Bronwyn Powell's picture
Hi Le Huong. Thanks for joining the e-discussion. Now that you've added a comment you will receive all future notifications and comments on the discussion
Anonymous's picture
Interesting and fruitful.
Anonymous's picture
Super initiative - Looking forward to the discussion!
Anonymous's picture
I would like to join the e-discussion on this topic and learn.
Anonymous's picture
I would like to join the e-discussion on this topic and learn.
Anonymous's picture
Timely and very important subject discussion. Look forward
Anonymous's picture
BCC Advisor, SNV Bhutan
Anonymous's picture
I look forward to the discussions on safe management of Fecal Sludge
Anonymous's picture
Recent university graduate looking to learn more about innovative faecal sludge management solutions.
Anonymous's picture
Looking forward to it!
Godwin_Kamtukule's picture
I am excited to be part of this an interesting discussion!
Anonymous's picture
excited to be part of discussion
Anonymous's picture
Director and co-founder of Whitten & Roy Partnership. We work very closely with several IDE WASH programs to implement sanitation marketing solutions. Currently we are working with IDE Cambodia to promote “dual pit’ solutions via the existing concrete producers who have manufactured latrines for over 300,000 buyers in 7 provinces. We also work with Sanergy in Kenya, which recycles human waste and produces high-quality organic fertilizer. We have collaborated with Sanergy to develop and implement a selling strategy for Evergrow, which is sold to vegetable farmers in Kenya. We are very committed to working with our clients to find ways to commercialize the transformation of faecal sludge.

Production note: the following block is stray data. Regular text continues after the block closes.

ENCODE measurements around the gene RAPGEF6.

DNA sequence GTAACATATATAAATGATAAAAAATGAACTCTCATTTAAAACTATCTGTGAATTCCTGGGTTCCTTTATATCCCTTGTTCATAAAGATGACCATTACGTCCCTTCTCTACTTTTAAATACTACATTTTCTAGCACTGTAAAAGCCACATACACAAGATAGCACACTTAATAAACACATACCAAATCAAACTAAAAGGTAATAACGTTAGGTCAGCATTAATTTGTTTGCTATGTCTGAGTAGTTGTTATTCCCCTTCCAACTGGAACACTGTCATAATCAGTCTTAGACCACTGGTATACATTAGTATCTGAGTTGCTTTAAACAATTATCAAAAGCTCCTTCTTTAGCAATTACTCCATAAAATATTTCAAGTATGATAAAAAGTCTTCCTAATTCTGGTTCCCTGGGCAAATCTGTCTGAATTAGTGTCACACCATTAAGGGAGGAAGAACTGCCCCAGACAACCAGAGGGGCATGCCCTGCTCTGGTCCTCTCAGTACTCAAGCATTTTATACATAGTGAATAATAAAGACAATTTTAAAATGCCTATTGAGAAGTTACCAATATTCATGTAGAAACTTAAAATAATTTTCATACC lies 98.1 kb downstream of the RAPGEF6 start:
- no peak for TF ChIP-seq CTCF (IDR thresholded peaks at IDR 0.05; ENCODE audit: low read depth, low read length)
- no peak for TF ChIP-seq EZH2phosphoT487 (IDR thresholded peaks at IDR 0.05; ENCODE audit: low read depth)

Molly_Goodwin-Kucinsky's picture
Hi Scott,

Thanks for sharing this background and joining the conversation. We look forward to hearing more later in the week when we dive into the FSM value chain.
Molly_Goodwin-Kucinsky's picture
Hi everyone,

We are excited to kick off this e-discussion which will run June 4-7. Please introduce yourself and the organization you are working with when joining the discussion.

The first questions we'd like to hear from you on are:

Who are the key actors positioned to deliver FSM products and services in your context? How are you engaging with them to move forward on this issue?